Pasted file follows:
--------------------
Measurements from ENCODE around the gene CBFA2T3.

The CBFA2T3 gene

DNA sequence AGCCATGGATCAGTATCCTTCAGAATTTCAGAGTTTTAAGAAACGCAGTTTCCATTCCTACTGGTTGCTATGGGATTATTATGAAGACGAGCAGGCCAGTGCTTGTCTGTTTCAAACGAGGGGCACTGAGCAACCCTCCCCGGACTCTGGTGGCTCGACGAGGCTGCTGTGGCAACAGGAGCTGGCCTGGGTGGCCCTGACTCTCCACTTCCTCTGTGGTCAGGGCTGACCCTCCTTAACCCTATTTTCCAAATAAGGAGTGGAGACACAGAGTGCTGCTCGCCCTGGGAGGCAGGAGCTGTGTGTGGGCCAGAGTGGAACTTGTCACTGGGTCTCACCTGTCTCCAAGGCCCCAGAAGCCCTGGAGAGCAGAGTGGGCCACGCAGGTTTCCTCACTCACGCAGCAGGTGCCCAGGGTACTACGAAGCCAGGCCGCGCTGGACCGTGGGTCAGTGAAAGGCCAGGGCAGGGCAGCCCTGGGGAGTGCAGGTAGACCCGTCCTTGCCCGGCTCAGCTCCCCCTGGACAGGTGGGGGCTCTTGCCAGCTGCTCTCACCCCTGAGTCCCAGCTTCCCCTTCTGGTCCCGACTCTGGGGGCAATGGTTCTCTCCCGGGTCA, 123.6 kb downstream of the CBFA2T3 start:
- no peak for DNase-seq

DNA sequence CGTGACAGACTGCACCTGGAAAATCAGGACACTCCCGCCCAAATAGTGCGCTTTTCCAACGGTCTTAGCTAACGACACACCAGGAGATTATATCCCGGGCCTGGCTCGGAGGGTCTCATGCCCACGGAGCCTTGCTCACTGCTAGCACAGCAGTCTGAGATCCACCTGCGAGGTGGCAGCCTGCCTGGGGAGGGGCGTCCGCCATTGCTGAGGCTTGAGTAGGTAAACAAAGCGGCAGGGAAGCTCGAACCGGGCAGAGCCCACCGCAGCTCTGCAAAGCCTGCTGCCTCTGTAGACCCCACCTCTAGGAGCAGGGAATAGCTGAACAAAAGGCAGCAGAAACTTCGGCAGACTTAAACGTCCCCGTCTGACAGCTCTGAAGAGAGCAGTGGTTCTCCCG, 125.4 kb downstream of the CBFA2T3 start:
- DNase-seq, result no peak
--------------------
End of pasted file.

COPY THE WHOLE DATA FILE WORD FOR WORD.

Measurements from ENCODE around the gene CBFA2T3.

The CBFA2T3 gene

DNA sequence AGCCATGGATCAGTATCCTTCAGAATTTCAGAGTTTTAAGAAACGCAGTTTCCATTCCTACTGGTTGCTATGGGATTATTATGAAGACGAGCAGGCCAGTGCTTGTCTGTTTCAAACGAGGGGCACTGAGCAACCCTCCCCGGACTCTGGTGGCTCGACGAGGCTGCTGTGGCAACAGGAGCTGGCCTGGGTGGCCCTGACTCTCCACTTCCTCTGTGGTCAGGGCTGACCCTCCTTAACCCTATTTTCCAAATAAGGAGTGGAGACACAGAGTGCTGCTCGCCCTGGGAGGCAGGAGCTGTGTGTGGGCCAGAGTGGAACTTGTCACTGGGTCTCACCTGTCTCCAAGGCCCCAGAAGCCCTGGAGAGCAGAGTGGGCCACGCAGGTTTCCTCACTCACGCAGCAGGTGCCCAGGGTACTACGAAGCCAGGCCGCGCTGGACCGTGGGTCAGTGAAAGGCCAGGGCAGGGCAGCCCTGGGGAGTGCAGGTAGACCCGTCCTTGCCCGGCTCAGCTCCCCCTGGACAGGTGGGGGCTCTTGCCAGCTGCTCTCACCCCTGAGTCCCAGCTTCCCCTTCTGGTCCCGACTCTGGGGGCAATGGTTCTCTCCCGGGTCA, 123.6 kb downstream of the CBFA2T3 start:
- no peak for DNase-seq

DNA sequence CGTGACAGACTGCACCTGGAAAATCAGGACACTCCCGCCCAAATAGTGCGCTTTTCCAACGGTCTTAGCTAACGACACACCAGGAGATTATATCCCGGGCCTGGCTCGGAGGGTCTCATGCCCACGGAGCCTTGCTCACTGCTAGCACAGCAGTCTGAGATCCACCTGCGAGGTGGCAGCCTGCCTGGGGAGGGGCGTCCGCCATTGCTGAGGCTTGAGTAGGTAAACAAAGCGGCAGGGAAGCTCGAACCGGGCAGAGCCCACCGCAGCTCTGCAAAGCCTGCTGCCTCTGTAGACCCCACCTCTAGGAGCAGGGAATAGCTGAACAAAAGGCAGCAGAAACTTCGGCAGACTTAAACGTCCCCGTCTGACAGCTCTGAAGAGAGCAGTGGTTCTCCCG, 125.4 kb downstream of the CBFA2T3 start:
- DNase-seq, result no peak